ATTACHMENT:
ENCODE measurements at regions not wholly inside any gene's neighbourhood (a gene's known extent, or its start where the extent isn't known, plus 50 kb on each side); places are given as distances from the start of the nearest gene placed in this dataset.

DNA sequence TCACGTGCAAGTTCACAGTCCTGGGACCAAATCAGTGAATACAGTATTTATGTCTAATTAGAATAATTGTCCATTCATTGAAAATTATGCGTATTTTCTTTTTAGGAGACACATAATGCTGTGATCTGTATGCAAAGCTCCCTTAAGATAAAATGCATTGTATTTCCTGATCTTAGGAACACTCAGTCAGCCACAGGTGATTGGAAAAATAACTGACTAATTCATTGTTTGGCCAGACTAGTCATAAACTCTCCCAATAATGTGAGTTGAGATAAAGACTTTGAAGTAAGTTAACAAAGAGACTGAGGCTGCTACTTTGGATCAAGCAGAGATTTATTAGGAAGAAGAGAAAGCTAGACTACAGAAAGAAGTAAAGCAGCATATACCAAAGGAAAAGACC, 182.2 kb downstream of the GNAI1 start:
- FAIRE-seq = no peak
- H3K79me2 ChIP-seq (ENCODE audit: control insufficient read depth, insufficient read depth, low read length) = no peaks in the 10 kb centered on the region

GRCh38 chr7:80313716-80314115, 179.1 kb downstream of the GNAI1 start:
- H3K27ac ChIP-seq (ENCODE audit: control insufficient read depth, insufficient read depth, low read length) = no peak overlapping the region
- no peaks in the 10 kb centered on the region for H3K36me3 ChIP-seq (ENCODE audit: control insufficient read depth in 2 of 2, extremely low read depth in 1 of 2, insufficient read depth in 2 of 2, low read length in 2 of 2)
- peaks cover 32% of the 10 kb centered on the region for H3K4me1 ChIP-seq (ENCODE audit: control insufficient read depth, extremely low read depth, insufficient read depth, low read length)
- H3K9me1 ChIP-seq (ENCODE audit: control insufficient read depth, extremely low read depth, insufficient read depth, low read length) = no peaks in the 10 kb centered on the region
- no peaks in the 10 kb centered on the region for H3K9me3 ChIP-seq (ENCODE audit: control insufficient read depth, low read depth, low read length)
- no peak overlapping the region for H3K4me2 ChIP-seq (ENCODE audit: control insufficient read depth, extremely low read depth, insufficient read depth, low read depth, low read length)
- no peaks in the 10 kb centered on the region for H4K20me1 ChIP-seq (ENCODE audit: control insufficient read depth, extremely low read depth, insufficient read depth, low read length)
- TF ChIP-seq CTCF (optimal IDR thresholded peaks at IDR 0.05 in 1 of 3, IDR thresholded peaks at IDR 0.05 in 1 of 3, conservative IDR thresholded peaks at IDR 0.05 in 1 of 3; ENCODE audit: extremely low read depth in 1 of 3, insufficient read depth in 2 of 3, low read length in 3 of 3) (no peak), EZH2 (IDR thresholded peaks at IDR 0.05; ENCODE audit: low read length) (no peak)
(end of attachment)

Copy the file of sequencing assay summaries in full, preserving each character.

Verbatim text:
ENCODE measurements at regions not wholly inside any gene's neighbourhood (a gene's known extent, or its start where the extent isn't known, plus 50 kb on each side); places are given as distances from the start of the nearest gene placed in this dataset.

DNA sequence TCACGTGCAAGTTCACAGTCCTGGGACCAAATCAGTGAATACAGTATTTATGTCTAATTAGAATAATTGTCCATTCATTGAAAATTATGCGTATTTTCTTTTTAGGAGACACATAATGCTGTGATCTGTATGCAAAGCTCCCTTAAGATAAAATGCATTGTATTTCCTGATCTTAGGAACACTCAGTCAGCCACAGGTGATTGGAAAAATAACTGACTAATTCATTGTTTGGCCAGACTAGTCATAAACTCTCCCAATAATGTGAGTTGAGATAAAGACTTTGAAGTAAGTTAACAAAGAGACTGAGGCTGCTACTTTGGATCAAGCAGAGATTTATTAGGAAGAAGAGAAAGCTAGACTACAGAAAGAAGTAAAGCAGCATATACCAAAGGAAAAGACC, 182.2 kb downstream of the GNAI1 start:
- FAIRE-seq = no peak
- H3K79me2 ChIP-seq (ENCODE audit: control insufficient read depth, insufficient read depth, low read length) = no peaks in the 10 kb centered on the region

GRCh38 chr7:80313716-80314115, 179.1 kb downstream of the GNAI1 start:
- H3K27ac ChIP-seq (ENCODE audit: control insufficient read depth, insufficient read depth, low read length) = no peak overlapping the region
- no peaks in the 10 kb centered on the region for H3K36me3 ChIP-seq (ENCODE audit: control insufficient read depth in 2 of 2, extremely low read depth in 1 of 2, insufficient read depth in 2 of 2, low read length in 2 of 2)
- peaks cover 32% of the 10 kb centered on the region for H3K4me1 ChIP-seq (ENCODE audit: control insufficient read depth, extremely low read depth, insufficient read depth, low read length)
- H3K9me1 ChIP-seq (ENCODE audit: control insufficient read depth, extremely low read depth, insufficient read depth, low read length) = no peaks in the 10 kb centered on the region
- no peaks in the 10 kb centered on the region for H3K9me3 ChIP-seq (ENCODE audit: control insufficient read depth, low read depth, low read length)
- no peak overlapping the region for H3K4me2 ChIP-seq (ENCODE audit: control insufficient read depth, extremely low read depth, insufficient read depth, low read depth, low read length)
- no peaks in the 10 kb centered on the region for H4K20me1 ChIP-seq (ENCODE audit: control insufficient read depth, extremely low read depth, insufficient read depth, low read length)
- TF ChIP-seq CTCF (optimal IDR thresholded peaks at IDR 0.05 in 1 of 3, IDR thresholded peaks at IDR 0.05 in 1 of 3, conservative IDR thresholded peaks at IDR 0.05 in 1 of 3; ENCODE audit: extremely low read depth in 1 of 3, insufficient read depth in 2 of 3, low read length in 3 of 3) (no peak), EZH2 (IDR thresholded peaks at IDR 0.05; ENCODE audit: low read length) (no peak)